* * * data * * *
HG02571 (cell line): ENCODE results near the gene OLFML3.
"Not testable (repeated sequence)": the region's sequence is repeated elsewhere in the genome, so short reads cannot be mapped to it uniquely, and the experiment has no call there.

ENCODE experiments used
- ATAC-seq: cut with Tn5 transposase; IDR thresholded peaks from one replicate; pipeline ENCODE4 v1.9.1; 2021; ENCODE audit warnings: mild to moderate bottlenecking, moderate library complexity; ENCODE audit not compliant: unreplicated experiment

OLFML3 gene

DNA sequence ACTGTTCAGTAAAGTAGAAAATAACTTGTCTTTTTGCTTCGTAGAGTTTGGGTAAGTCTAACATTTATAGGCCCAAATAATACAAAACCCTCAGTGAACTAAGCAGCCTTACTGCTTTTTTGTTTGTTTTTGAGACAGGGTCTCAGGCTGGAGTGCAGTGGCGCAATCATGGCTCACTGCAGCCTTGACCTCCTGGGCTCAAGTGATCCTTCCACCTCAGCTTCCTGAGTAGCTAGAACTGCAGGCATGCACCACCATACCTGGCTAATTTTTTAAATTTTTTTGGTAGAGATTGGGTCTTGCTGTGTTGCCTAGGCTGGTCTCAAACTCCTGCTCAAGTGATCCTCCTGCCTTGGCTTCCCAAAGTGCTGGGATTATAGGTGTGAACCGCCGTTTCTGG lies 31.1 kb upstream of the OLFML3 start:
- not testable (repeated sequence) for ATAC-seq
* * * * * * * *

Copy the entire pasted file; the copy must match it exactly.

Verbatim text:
HG02571 (cell line): ENCODE results near the gene OLFML3.
"Not testable (repeated sequence)": the region's sequence is repeated elsewhere in the genome, so short reads cannot be mapped to it uniquely, and the experiment has no call there.

ENCODE experiments used
- ATAC-seq: cut with Tn5 transposase; IDR thresholded peaks from one replicate; pipeline ENCODE4 v1.9.1; 2021; ENCODE audit warnings: mild to moderate bottlenecking, moderate library complexity; ENCODE audit not compliant: unreplicated experiment

OLFML3 gene

DNA sequence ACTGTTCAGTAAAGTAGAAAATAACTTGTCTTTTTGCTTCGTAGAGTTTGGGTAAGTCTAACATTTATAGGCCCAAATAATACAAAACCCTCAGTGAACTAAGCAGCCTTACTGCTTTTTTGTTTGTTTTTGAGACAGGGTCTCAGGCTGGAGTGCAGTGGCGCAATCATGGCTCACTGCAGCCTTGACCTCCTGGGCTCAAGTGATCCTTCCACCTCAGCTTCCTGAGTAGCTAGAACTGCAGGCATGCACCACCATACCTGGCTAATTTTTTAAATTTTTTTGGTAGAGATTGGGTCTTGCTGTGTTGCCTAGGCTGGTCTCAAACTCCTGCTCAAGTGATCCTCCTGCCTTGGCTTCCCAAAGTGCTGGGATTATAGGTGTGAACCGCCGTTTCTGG lies 31.1 kb upstream of the OLFML3 start:
- not testable (repeated sequence) for ATAC-seq